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Five Ways To Be A Music Teacher


Teaching can provide good income for musicians. A friend of mine, who started teaching guitar at music stores while in college, now owns four popular and successful music stores. Many of my other musician friends use teaching to keep employed between gigs. Many musicians find that teaching greatly improves their own skills. Teaching can lead to good friendships and music related connections. And it can increase public awareness of and respect for your musical knowledge and talents.

There are several ways to go about it, with various pros and cons. Here are some examples. See which ones work for you.

Teaching out of your home - 

Pros - Saves time and money since you don’t have to go anywhere. The room used to teach in, the instruments provided, and other related expenses can be tax deductions.
Cons - Less privacy. Having people you don’t know well enter your home. If a student turns out to be incompatible, they know where you live. Possible interruptions from household. Requires a dedicated room where you won’t be disturbed. If you have pets, are any of your students allergic? Some residential areas have zoning restrictions on home businesses that might include teaching. Some neighbors have a low tolerance for noise, so make sure the sound from your classes is not an issue.

Renting a studio –
Pros – It doesn't impact your family and home. The rented studio, plus instruments and other related expenses you provide, can be tax deductions.
Cons - Paying rent. You may have to commit to a lease. You’ll need a number of students to reliably cover the cost. You may be sharing the studio space with other musicians, and have limited times in which you can use it for your lessons. Rehearsal space may have noise from adjacent rooms. Check out the soundproofing.

Private teaching at student’s homes –
Pros - It doesn't impact your family and home. You can charge more for going to your student’s homes. The convenience is appealing to many clients.
Cons - Usually requires gas and driving time. If you are teaching piano or another stationary instrument, you will be playing and teaching on their instrument, which may or may not be a good experience.

Teaching in a music store -
Pros - Music stores attract clientele. You may be able to have a consistent reliable income and schedule, a steady day job. You may get discounts on instruments, gear, lesson books and DVDs. You are likely to meet many fellow musicians, and be introduced to new gear and instruments.
Cons - The music store takes a percentage of your fee, or they get paid by the students and pay you a lower, flat rate or hourly rate. You depend on the music store for hours and students. They may have the room scheduled for lessons from multiple teachers. If the room isn't soundproof enough, the ambience may be a cacophonous din, due to all the customers trying out instruments, effects and sound system components.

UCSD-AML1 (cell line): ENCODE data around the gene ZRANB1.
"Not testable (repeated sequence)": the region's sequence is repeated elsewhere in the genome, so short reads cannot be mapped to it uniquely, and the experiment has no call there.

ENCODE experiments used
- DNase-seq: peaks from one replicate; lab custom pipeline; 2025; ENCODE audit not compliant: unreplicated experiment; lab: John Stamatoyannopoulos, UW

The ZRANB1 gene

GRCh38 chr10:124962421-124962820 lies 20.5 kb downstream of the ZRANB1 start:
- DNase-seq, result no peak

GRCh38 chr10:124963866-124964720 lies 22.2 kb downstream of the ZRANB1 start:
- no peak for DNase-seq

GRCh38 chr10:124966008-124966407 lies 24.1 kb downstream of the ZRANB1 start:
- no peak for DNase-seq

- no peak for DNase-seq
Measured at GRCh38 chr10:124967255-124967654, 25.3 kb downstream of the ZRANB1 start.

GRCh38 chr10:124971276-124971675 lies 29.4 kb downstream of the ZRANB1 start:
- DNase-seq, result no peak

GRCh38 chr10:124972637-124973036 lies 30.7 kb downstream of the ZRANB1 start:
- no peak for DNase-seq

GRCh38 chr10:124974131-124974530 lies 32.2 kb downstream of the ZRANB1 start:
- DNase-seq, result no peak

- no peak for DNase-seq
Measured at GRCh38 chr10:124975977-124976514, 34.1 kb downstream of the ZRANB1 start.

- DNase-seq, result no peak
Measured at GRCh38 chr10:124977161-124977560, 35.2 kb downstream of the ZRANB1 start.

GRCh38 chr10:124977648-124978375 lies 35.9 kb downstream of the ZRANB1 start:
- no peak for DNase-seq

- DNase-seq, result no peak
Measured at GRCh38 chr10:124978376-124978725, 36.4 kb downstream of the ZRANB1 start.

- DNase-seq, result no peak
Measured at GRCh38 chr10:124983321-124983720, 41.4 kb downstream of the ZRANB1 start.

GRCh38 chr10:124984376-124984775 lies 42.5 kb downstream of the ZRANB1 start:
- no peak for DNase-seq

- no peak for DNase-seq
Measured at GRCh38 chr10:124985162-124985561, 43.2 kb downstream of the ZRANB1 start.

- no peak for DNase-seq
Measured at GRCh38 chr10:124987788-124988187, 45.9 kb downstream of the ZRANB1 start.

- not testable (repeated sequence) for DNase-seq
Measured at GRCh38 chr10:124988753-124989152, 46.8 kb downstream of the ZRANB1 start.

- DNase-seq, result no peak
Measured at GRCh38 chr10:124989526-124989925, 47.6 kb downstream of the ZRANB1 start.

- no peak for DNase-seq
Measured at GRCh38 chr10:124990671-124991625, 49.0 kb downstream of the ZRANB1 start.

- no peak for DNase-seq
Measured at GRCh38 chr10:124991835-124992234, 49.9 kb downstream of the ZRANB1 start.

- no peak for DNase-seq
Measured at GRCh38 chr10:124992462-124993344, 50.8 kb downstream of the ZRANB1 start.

Music Teaching Schools –
Not referring to accredited schools (to be addressed in another article), but to companies that provide music classes.
Pros – They find your students for you, saving you from spending time and money on advertising. Most of them give you a referral fee if you bring students to the school. Many have nice rehearsal space, including a piano, and possibly other instruments and sound equipment. They may be able to provide you with many students at once, instead of you having to slowly build up clientele. They may have you driving to the homes of students, and typically pay more for that. You can work for more than one company at a time to fill up your schedule.
Cons – Like music stores, they take a percentage, so you may not make as much per hour as you would on your own. You depend on the school for hours and students. They may be limited in space, available hours, and how many students they can attract. You have to go to the location or to people's homes. Depending on distances, gas cost and travel time can be an issue.
Music teaching schools may require you to offer participation in recitals for your students, and some do not pay you for this. However, many parents of students opt out of recitals, because they don’t want the pressure.

This is the beginning of a series of articles on teaching music. Stay tuned!

If you would like to listen to or purchase music by Sabira Woolley, here is her Music Shop.
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Content copyright © 2014 by Sabira Woolley. All rights reserved.
This content was written by Sabira Woolley. If you wish to use this content in any manner, you need written permission. Contact Sabira Woolley for details.

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